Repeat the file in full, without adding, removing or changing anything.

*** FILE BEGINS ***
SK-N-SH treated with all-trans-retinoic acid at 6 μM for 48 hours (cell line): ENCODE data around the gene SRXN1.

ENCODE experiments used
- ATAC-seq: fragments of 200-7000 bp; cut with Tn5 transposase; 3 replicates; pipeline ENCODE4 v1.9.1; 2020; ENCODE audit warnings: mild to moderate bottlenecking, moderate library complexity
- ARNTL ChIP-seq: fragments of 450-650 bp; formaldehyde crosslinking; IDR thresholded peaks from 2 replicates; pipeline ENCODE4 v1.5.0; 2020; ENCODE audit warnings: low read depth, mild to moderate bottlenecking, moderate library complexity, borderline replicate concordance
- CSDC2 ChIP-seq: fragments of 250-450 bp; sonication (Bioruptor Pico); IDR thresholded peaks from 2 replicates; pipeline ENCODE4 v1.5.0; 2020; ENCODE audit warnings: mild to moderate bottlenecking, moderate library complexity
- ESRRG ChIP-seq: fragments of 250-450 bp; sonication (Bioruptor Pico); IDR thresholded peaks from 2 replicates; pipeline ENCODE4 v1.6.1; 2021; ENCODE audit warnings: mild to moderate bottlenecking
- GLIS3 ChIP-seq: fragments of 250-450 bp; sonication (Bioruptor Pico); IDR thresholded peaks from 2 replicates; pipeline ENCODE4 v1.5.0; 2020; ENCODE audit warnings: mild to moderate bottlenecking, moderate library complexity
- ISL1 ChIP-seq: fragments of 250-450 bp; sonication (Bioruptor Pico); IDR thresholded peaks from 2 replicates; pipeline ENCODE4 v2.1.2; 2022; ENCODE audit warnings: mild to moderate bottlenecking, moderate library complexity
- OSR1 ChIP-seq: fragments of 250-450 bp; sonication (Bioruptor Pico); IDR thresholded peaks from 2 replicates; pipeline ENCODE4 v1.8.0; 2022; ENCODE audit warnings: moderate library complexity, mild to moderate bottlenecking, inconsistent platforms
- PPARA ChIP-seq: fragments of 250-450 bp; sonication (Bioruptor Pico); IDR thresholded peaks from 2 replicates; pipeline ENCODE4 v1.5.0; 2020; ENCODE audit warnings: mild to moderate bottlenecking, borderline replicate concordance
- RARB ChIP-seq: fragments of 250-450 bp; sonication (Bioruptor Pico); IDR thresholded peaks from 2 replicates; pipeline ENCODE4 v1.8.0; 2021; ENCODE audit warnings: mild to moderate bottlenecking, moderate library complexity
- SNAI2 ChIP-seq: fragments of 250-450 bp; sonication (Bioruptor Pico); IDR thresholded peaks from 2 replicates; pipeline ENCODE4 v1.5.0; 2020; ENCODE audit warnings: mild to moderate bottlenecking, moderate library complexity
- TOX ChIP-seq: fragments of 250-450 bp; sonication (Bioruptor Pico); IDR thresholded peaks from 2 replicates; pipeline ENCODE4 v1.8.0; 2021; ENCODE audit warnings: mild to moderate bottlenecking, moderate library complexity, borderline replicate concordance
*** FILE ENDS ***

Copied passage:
SK-N-SH treated with all-trans-retinoic acid at 6 μM for 48 hours (cell line): ENCODE data around the gene SRXN1.

ENCODE experiments used
- ATAC-seq: fragments of 200-7000 bp; cut with Tn5 transposase; 3 replicates; pipeline ENCODE4 v1.9.1; 2020; ENCODE audit warnings: mild to moderate bottlenecking, moderate library complexity
- ARNTL ChIP-seq: fragments of 450-650 bp; formaldehyde crosslinking; IDR thresholded peaks from 2 replicates; pipeline ENCODE4 v1.5.0; 2020; ENCODE audit warnings: low read depth, mild to moderate bottlenecking, moderate library complexity, borderline replicate concordance
- CSDC2 ChIP-seq: fragments of 250-450 bp; sonication (Bioruptor Pico); IDR thresholded peaks from 2 replicates; pipeline ENCODE4 v1.5.0; 2020; ENCODE audit warnings: mild to moderate bottlenecking, moderate library complexity
- ESRRG ChIP-seq: fragments of 250-450 bp; sonication (Bioruptor Pico); IDR thresholded peaks from 2 replicates; pipeline ENCODE4 v1.6.1; 2021; ENCODE audit warnings: mild to moderate bottlenecking
- GLIS3 ChIP-seq: fragments of 250-450 bp; sonication (Bioruptor Pico); IDR thresholded peaks from 2 replicates; pipeline ENCODE4 v1.5.0; 2020; ENCODE audit warnings: mild to moderate bottlenecking, moderate library complexity
- ISL1 ChIP-seq: fragments of 250-450 bp; sonication (Bioruptor Pico); IDR thresholded peaks from 2 replicates; pipeline ENCODE4 v2.1.2; 2022; ENCODE audit warnings: mild to moderate bottlenecking, moderate library complexity
- OSR1 ChIP-seq: fragments of 250-450 bp; sonication (Bioruptor Pico); IDR thresholded peaks from 2 replicates; pipeline ENCODE4 v1.8.0; 2022; ENCODE audit warnings: moderate library complexity, mild to moderate bottlenecking, inconsistent platforms
- PPARA ChIP-seq: fragments of 250-450 bp; sonication (Bioruptor Pico); IDR thresholded peaks from 2 replicates; pipeline ENCODE4 v1.5.0; 2020; ENCODE audit warnings: mild to moderate bottlenecking, borderline replicate concordance
- RARB ChIP-seq: fragments of 250-450 bp; sonication (Bioruptor Pico); IDR thresholded peaks from 2 replicates; pipeline ENCODE4 v1.8.0; 2021; ENCODE audit warnings: mild to moderate bottlenecking, moderate library complexity
- SNAI2 ChIP-seq: fragments of 250-450 bp; sonication (Bioruptor Pico); IDR thresholded peaks from 2 replicates; pipeline ENCODE4 v1.5.0; 2020; ENCODE audit warnings: mild to moderate bottlenecking, moderate library complexity
- TOX ChIP-seq: fragments of 250-450 bp; sonication (Bioruptor Pico); IDR thresholded peaks from 2 replicates; pipeline ENCODE4 v1.8.0; 2021; ENCODE audit warnings: mild to moderate bottlenecking, moderate library complexity, borderline replicate concordance